2 Fixed spelling of Patruno's name

I asked a similar question on sci.math.research in December 2006.

http://mathforum.org/kb/message.jspa?messageID=5435773

I mentioned Greg Gregg Patruno's solution (Amer. Math. Monthly 94 (1987), 1012-1014) to Dick Askey's Problem 6514 in the American Mathematical Monthly, which uses what you call the $p$-order formula, and then I asked if there were any way to prove such facts by expressing the formula of interest in terms of quantities that are "obviously" integers (e.g., binomial coefficients). William Shanley pointed out that if one asks for a stronger result, namely a combinatorial interpretation of any such ratio of factorials, then this is probably too much to ask for. He mentioned Gessel and Xin's paper "A combinatorial interpretation of the numbers $6(2n)!/n!(n+2)!$" (J. Integer Seq. 8 (2005), Article 05.2.3), which uses considerable ingenuity to give a natural combinatorial interpretation in one specific case. However, establishing integrality is weaker than finding a natural combinatorial interpretation.

But as far as I know, your question is still open. In response to my sci.math.research article, Valery Liskovets sent me email with two references giving partial results. The first is David Callan's paper "Certificates of integrality for linear binomials" (Fibonacci Q. 38 (2000), 317-325) and the second is an article by Jam Germain from the NMBRTHRY Archive (18 Oct 2003):

http://listserv.nodak.edu/cgi-bin/wa.exe?A2=ind0310&L=nmbrthry&T=0&F=&S=&P=1513

1

I asked a similar question on sci.math.research in December 2006.

http://mathforum.org/kb/message.jspa?messageID=5435773

I mentioned Greg Patruno's solution (Amer. Math. Monthly 94 (1987), 1012-1014) to Dick Askey's Problem 6514 in the American Mathematical Monthly, which uses what you call the $p$-order formula, and then I asked if there were any way to prove such facts by expressing the formula of interest in terms of quantities that are "obviously" integers (e.g., binomial coefficients). William Shanley pointed out that if one asks for a stronger result, namely a combinatorial interpretation of any such ratio of factorials, then this is probably too much to ask for. He mentioned Gessel and Xin's paper "A combinatorial interpretation of the numbers $6(2n)!/n!(n+2)!$" (J. Integer Seq. 8 (2005), Article 05.2.3), which uses considerable ingenuity to give a natural combinatorial interpretation in one specific case. However, establishing integrality is weaker than finding a natural combinatorial interpretation.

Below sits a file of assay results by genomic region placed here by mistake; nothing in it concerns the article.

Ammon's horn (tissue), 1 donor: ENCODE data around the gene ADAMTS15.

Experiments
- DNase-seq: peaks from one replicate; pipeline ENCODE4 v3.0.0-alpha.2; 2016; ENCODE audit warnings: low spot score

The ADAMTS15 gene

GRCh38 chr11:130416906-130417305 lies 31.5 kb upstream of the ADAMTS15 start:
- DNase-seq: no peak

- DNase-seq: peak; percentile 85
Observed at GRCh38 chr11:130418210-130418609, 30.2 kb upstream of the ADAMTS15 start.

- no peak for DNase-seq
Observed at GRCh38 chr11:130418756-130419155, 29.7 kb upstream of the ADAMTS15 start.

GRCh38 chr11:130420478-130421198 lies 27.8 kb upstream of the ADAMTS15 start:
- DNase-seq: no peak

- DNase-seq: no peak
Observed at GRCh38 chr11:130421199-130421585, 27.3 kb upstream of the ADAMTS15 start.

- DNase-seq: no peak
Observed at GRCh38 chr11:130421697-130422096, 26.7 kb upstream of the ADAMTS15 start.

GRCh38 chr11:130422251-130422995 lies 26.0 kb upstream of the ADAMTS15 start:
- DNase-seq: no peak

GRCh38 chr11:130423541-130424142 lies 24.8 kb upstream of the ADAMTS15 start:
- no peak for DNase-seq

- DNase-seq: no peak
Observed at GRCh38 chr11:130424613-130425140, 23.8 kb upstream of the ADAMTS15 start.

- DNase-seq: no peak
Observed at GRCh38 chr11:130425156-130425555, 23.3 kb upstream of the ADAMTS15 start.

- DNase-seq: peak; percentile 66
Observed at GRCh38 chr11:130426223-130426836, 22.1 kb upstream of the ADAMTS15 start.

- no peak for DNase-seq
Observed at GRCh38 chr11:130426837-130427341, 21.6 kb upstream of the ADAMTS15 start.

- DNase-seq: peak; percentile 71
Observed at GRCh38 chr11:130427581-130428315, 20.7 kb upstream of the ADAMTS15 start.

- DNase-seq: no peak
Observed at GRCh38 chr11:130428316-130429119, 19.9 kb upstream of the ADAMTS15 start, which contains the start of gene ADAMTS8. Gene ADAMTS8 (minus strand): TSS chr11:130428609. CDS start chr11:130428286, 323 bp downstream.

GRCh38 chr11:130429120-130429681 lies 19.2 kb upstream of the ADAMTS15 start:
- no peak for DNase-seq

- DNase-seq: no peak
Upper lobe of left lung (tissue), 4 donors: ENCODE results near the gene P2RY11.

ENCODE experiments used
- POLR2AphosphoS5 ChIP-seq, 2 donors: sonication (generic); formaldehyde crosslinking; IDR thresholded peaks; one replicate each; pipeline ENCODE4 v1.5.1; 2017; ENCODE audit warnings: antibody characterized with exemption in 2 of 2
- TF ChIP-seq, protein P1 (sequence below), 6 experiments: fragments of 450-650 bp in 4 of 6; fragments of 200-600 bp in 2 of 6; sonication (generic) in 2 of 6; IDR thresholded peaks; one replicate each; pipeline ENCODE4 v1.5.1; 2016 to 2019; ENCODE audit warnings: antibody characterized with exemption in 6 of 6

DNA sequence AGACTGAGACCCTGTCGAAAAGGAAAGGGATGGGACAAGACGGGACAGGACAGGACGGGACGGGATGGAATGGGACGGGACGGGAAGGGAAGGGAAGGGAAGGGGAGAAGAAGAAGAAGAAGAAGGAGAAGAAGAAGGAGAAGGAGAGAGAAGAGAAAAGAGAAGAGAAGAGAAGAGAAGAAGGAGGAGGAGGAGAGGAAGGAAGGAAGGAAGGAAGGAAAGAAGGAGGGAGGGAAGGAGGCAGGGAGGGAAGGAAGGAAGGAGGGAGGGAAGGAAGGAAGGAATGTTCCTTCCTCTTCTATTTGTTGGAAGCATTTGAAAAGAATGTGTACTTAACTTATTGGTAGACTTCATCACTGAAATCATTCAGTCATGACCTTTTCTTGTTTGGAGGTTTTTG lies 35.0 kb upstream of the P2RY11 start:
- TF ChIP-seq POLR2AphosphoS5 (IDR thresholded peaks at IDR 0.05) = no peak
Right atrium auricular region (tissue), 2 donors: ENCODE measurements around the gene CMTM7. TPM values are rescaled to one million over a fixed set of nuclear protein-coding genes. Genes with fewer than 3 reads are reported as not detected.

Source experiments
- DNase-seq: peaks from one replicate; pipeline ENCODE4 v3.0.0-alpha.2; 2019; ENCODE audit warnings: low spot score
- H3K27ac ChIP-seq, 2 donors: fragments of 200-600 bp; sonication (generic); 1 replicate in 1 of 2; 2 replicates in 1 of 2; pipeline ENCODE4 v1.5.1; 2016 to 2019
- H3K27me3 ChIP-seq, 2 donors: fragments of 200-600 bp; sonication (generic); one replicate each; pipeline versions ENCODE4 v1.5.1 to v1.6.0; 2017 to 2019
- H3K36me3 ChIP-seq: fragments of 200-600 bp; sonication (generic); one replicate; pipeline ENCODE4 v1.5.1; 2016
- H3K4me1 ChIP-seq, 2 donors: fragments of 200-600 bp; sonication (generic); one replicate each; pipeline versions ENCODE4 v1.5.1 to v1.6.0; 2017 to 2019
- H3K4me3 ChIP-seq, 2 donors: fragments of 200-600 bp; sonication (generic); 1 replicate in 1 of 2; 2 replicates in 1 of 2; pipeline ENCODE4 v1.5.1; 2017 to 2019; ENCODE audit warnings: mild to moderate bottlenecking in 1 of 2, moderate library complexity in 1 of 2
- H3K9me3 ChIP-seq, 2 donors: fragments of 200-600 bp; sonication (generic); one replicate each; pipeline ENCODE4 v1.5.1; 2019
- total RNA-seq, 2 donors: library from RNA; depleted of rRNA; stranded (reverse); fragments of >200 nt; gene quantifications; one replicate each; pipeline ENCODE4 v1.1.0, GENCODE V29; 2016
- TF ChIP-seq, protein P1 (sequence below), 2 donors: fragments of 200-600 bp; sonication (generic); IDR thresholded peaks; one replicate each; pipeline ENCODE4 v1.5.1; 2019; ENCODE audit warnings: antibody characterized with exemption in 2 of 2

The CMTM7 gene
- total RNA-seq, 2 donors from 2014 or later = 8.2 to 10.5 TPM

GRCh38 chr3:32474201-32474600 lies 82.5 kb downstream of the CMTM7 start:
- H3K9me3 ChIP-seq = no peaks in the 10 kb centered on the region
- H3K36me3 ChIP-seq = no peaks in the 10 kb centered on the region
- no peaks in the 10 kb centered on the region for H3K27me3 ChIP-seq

But as far as I know, your question is still open. In response to my sci.math.research article, Valery Liskovets sent me email with two references giving partial results. The first is David Callan's paper "Certificates of integrality for linear binomials" (Fibonacci Q. 38 (2000), 317-325) and the second is an article by Jam Germain from the NMBRTHRY Archive (18 Oct 2003):

http://listserv.nodak.edu/cgi-bin/wa.exe?A2=ind0310&L=nmbrthry&T=0&F=&S=&P=1513